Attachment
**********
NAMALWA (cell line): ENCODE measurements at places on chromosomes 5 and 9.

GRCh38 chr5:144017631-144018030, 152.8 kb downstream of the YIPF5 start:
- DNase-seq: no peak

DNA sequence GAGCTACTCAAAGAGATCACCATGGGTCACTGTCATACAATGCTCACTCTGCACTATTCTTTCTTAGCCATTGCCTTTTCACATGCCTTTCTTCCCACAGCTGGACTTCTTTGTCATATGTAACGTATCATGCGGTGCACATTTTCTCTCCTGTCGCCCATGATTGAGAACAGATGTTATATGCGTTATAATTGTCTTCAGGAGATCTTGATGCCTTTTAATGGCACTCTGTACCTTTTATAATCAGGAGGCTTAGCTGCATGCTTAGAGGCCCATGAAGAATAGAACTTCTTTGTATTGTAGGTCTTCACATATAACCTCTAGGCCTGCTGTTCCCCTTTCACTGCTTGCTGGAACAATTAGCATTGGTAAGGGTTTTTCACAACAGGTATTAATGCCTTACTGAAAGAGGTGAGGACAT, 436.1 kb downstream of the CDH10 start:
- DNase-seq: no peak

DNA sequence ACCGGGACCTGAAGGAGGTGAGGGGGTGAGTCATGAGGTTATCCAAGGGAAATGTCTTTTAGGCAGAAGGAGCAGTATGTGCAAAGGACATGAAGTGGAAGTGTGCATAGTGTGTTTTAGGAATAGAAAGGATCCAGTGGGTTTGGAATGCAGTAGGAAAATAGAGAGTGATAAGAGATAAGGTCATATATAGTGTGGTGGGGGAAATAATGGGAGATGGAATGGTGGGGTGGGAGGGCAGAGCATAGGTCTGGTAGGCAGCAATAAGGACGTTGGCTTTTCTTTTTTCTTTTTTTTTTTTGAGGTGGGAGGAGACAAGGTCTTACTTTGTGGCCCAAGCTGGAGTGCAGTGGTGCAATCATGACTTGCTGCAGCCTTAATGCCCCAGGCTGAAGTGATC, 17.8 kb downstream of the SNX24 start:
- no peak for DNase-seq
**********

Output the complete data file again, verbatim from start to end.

NAMALWA (cell line): ENCODE measurements at places on chromosomes 5 and 9.

GRCh38 chr5:144017631-144018030, 152.8 kb downstream of the YIPF5 start:
- DNase-seq: no peak

DNA sequence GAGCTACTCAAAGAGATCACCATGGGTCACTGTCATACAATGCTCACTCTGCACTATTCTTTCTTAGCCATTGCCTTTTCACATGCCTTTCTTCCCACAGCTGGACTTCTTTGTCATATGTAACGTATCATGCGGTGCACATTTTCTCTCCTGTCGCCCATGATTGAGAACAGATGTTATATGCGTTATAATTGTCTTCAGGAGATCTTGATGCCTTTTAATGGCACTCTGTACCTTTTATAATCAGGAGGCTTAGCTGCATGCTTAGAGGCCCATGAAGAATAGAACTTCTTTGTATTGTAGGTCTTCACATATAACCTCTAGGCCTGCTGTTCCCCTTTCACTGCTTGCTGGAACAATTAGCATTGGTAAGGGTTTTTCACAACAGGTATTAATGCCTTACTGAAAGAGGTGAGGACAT, 436.1 kb downstream of the CDH10 start:
- DNase-seq: no peak

DNA sequence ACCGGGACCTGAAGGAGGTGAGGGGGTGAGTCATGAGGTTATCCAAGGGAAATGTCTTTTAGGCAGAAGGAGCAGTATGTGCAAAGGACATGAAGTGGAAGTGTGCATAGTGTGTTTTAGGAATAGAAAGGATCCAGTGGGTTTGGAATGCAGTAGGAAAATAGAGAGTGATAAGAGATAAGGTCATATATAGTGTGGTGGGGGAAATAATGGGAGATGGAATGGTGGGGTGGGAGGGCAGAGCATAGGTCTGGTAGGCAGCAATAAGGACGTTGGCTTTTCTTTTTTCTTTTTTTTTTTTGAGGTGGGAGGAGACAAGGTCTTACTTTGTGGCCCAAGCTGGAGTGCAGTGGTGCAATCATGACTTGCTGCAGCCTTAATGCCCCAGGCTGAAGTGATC, 17.8 kb downstream of the SNX24 start:
- no peak for DNase-seq